In the Empire interview, Favreau goes on to talk about Grogu’s arc in The Book of Boba Fett and his choice between training and honing his Jedi powers or accepting Mando’s armor and becoming a clan of two, saying, “I think you had to service both things. Just because this kid has the potential and had training, does he belong away from the Mandalorian? I saw it more like Paper Moon, where the whole thing is about delivering the kid to the blood relative, only to realize that, whether genetically through her father or just through bonding, Tatum O’Neal has to end up with Ryan O’Neal. That ending feels really good to me. And this little kid [Grogu] is given a decision to choose. And the kid chooses the emotional relationship and wants to be with the Mandalorian, and passing up Yoda’s lightsaber. Part of you wants to see him develop in that way, and part the other.”

For Favreau, this arc was about giving Grogu the opportunity to choose his own path forward: “You have this interesting character who has Jedi training to some extent, Force abilities, but also is joining the Mandalorian culture, which we’ve established is something that you can opt into. It demands a lot, it offers a lot,” Favreau tells Empire. “Historically, Mandalorians developed all of those tools and armor and weapons to be able to counteract the Force abilities of Jedi. So as a storyteller this offers tremendous opportunity.”

Narratively, letting Grogu take control of his own destiny and choose to return to Mando was a great choice. There’s no denying that their reunion had the emotional impact intended by Filoni and Favreau. But regardless of their intentions, it still feels weird to have such an important moment in these characters’ stories be relegated to a couple chapters of another character’s story. Hopefully creators will learn from this misstep as the live-action Star Wars TV universe continues to expand with shows like Ahsoka and Skeleton Crew. We’re all for series connecting with each other, but using three out of seven episodes of The Book of Boba Fett as The Mandalorian 2.5 is a bit much.
I rewatched the episode with the frog-lady and the spiders recently. It's quite odd watching a story where almost everyone is either a puppet or is wearing some kind of mask: the only human faces (including ones made up as aliens) are in small roles. It still works: the physical acting must be really good.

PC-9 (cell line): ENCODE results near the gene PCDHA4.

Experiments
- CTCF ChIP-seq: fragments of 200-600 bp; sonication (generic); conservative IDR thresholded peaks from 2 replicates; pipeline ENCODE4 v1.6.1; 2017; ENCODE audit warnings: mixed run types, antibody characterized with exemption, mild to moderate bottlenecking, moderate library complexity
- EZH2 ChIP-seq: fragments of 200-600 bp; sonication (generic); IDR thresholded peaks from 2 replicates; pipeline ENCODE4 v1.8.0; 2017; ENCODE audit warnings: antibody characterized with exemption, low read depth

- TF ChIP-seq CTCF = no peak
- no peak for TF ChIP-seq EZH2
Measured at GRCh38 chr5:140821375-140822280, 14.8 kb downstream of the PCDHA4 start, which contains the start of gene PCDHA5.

• Like
Reactions: ctg
Star Wars: The Mandalorian Season 3 is measuring slightly behind Season 1&2 when it comes to audience demand. A new report breaking down The Mandalorian Season 3's performance on Disney+ lays it out quite clearly: While the milestone first season of The Mandalorian peaked at numbers like 99.2 times the average series demand within a month (30 days) of its premiere, The Mandalorian Season 3 is coming in at numbers like 68.8x the average demand.

Comparatively, The Mandalorian Season 2 was 70.1 times the average series demand within thirty days of its premiere – not too far off from what we're seeing in demand for The Mandalorian Season 3. Therein lies the real point of Yahoo's report on the matter: these demand ratings for The Mandalorian Season 3 are nothing for Disney to sweat over. There's a laundry list of reasons given, but the bottom line is that the length of time The Mandalorian has been running (three seasons), and the widely-expanded market of streaming TV since the show first launched in 2019... this isn't exactly a bad news for Disney. On a larger comparative chart with the rest of the Star Wars franchise, The Mandalorian Season 3 is still well above The Clone Wars Final Season (48.0x), The Book of Boba Fett (40.1x), Obi-Wan Kenobi (38.5x) and Andor (32.6x).

On a more subjective level, it seems that buzz and fan hype for The Mandalorian Season 3 has, admittedly, been rising week-to-week. Despite criticisms, hardcore Star Wars fans and mainstream viewers alike have been overall pleased with the seasonal storyline of The Mandalorian people re-uniting and bridging their gaps (Din Djarin's Tribe uniting with Bo-Katan Kryze's Nite Owl faction) has hinted at some big things coming for Star Wars TV Universe. Those hints have led to the big promise that a major event film set in Star Wars' New Republic era is in the works – a culminating event that will bring all the New Republic Era TV series (The Mandalorian, Ahsoka, The Book of Boba Fett) together for one big showdown against the would-be inheritors of the Empire